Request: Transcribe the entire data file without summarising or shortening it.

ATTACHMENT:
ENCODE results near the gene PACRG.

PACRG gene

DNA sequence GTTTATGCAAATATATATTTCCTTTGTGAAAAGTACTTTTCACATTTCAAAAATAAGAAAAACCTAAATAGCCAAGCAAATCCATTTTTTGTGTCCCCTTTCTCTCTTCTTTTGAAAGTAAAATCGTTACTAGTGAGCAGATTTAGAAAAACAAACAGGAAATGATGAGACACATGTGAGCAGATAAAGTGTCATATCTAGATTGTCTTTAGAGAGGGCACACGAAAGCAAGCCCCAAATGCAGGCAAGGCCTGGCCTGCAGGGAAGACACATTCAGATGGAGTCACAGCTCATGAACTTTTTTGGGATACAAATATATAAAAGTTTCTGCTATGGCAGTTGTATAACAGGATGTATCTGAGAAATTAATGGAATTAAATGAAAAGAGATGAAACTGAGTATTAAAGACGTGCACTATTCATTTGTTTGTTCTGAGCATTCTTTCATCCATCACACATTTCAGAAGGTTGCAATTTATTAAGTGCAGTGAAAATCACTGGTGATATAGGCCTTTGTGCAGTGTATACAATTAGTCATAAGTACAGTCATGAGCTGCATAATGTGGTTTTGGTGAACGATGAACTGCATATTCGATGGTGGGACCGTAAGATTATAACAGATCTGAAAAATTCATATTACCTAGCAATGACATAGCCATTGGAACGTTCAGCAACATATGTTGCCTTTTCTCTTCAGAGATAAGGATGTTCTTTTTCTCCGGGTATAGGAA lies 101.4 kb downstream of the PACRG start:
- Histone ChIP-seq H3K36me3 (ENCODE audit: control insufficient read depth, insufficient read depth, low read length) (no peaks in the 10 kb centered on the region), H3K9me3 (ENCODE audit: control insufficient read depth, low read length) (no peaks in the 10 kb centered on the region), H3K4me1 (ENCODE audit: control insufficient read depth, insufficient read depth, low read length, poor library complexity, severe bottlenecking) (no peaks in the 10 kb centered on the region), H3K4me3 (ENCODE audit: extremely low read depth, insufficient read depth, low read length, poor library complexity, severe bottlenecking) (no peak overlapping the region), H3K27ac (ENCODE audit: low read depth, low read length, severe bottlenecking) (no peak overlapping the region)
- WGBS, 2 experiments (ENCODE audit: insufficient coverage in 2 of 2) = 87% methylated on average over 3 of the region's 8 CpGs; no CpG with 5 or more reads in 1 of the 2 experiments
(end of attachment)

ENCODE results near the gene PACRG.

PACRG gene

DNA sequence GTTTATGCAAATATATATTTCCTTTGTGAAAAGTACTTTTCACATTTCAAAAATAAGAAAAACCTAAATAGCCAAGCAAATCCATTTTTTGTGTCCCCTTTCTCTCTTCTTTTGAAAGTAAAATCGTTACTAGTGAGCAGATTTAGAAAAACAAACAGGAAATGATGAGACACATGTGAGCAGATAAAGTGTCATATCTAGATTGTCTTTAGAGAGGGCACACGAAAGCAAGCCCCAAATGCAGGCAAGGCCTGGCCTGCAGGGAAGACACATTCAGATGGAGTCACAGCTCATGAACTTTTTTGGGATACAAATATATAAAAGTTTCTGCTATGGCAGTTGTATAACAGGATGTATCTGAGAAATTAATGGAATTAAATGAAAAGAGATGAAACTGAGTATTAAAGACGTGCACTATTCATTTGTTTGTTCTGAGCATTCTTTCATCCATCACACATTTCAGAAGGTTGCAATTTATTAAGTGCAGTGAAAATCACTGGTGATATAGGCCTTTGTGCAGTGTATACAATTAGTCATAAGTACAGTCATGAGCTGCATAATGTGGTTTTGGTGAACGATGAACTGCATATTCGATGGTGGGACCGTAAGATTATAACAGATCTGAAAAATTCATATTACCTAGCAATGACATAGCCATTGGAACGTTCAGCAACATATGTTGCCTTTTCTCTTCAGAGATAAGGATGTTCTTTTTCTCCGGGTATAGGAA lies 101.4 kb downstream of the PACRG start:
- Histone ChIP-seq H3K36me3 (ENCODE audit: control insufficient read depth, insufficient read depth, low read length) (no peaks in the 10 kb centered on the region), H3K9me3 (ENCODE audit: control insufficient read depth, low read length) (no peaks in the 10 kb centered on the region), H3K4me1 (ENCODE audit: control insufficient read depth, insufficient read depth, low read length, poor library complexity, severe bottlenecking) (no peaks in the 10 kb centered on the region), H3K4me3 (ENCODE audit: extremely low read depth, insufficient read depth, low read length, poor library complexity, severe bottlenecking) (no peak overlapping the region), H3K27ac (ENCODE audit: low read depth, low read length, severe bottlenecking) (no peak overlapping the region)
- WGBS, 2 experiments (ENCODE audit: insufficient coverage in 2 of 2) = 87% methylated on average over 3 of the region's 8 CpGs; no CpG with 5 or more reads in 1 of the 2 experiments